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Climate-related changes in peatland carbon accumulation during the last millennium

Climate-related changes in peatland carbon accumulation during the last millennium
Climate-related changes in peatland carbon accumulation during the last millennium
Peatlands are a major terrestrial carbon store and a persistent natural carbon sink during the Holocene, but there is considerable uncertainty over the fate of peatland carbon in a changing climate. It is generally assumed that higher temperatures will increase peat decay, causing a positive feedback to climate warming and contributing to the global positive carbon cycle feedback. Here we use a new extensive database of peat profiles across northern high latitudes to examine spatial and temporal patterns of carbon accumulation over the past millennium. Opposite to expectations, our results indicate a small negative carbon cycle feedback from past changes in the long-term accumulation rates of northern peatlands. Total carbon accumulated over the last 1000 yr is linearly related to contemporary growing season length and photosynthetically active radiation, suggesting that variability in net primary productivity is more important than decomposition in determining long-term carbon accumulation. Furthermore, northern peatland carbon sequestration rate declined over the climate transition from the Medieval Climate Anomaly (MCA) to the Little Ice Age (LIA), probably because of lower LIA temperatures combined with increased cloudiness suppressing net primary productivity. Other factors including changing moisture status, peatland distribution, fire, nitrogen deposition, permafrost thaw and methane emissions will also influence future peatland carbon cycle feedbacks, but our data suggest that the carbon sequestration rate could increase over many areas of northern peatlands in a warmer future.
1726-4170
929-944
Charman, D.J.
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Beilman, D.W.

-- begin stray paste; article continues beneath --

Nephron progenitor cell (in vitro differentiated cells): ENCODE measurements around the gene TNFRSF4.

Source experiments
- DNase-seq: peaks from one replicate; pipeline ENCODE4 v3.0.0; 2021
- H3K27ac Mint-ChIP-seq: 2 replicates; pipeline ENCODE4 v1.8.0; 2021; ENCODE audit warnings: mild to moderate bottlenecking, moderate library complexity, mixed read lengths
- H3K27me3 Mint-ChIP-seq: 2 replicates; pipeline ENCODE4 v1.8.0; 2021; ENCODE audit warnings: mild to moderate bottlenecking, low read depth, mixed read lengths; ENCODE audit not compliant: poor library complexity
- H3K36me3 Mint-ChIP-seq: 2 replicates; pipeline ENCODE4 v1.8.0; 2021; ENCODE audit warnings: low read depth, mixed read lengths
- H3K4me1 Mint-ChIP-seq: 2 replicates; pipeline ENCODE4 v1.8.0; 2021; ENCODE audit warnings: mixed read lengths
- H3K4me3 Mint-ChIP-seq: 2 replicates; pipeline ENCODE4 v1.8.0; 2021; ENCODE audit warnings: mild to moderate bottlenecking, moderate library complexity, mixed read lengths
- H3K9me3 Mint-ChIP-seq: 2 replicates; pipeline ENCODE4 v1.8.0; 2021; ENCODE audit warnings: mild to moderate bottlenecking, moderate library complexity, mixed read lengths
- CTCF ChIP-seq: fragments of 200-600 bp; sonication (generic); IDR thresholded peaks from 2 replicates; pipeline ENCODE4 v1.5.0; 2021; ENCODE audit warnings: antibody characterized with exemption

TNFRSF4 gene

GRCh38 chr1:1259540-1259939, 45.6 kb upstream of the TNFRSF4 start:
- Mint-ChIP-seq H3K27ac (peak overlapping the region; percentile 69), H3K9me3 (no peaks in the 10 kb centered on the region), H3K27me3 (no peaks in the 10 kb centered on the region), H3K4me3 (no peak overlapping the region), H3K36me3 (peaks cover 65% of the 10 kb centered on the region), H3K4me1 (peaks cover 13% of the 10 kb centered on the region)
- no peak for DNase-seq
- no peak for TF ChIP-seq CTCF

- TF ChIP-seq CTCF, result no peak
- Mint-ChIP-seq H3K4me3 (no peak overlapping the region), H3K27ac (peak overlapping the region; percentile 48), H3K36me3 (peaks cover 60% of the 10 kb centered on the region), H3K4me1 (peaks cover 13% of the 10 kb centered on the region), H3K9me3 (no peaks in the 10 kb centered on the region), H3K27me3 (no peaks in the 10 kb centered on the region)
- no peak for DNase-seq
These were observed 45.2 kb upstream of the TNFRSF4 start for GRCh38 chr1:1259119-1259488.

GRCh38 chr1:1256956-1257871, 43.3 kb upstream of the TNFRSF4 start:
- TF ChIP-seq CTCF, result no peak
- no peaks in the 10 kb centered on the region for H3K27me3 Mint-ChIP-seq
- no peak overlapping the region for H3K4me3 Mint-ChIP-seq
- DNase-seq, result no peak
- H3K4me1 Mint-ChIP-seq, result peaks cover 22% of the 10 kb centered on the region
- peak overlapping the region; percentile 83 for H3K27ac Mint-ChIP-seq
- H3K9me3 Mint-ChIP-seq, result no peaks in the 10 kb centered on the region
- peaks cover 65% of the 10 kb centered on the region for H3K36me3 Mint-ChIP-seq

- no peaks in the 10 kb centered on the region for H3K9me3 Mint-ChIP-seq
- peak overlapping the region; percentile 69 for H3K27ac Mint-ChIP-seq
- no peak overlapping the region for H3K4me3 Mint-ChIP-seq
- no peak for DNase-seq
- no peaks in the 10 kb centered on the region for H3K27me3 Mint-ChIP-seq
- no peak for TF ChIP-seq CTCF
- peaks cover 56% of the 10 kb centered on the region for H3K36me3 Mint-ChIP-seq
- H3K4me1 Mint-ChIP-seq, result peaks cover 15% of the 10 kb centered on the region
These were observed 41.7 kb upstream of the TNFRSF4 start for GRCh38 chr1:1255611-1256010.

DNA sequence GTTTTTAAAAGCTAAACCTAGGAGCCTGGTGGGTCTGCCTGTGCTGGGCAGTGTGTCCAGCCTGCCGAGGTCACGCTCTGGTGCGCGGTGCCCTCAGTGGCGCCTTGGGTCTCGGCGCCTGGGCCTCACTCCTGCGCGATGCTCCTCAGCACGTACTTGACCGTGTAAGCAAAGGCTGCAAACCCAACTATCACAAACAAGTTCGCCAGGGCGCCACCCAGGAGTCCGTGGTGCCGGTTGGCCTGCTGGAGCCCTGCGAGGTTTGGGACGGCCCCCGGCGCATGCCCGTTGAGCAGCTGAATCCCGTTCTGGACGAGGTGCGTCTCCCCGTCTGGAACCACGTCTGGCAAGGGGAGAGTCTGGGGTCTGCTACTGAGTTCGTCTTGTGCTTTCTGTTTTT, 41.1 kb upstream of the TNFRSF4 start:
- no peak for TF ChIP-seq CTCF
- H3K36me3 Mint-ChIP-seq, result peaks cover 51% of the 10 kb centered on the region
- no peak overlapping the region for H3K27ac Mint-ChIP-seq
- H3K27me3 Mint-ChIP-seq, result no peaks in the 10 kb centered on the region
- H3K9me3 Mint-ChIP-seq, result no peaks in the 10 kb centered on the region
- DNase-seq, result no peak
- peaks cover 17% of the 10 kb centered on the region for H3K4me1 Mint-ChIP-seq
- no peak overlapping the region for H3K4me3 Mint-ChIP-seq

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Blaauw, M.
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Booth, R.K.
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Alm, J.
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Garneau, M.
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Hohl, V.
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Huang, Y.
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Karofeld, E.
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Le Roux, G.
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Nichols, J.E.
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Nieminen, T.M.
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MacDonald, G.M.
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Phadtare, N.R.
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Rausch, N.
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Sillasoo, Ü.
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Swindles, G.T.
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Tuittila, E.-S.
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Ukonmaanaho, L.
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Väliranta, M.
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van Bellen, S.
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van Geel, B.
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Vitt, D.H.
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Zhao, Y.
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Charman, D.J.
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Beilman, D.W.
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Blaauw, M.
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Chambers, F.M.
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Christen, J.A.
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Gallego-Sala, A.
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Harrison, S.P.
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Korhola, A.
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Yu, Z.C.
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Alm, J.
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Garneau, M.
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Hohl, V.
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Huang, Y.
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Karofeld, E.
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Le Roux, G.
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Loisel, J.
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Moschen, R.
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Nichols, J.E.
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Nieminen, T.M.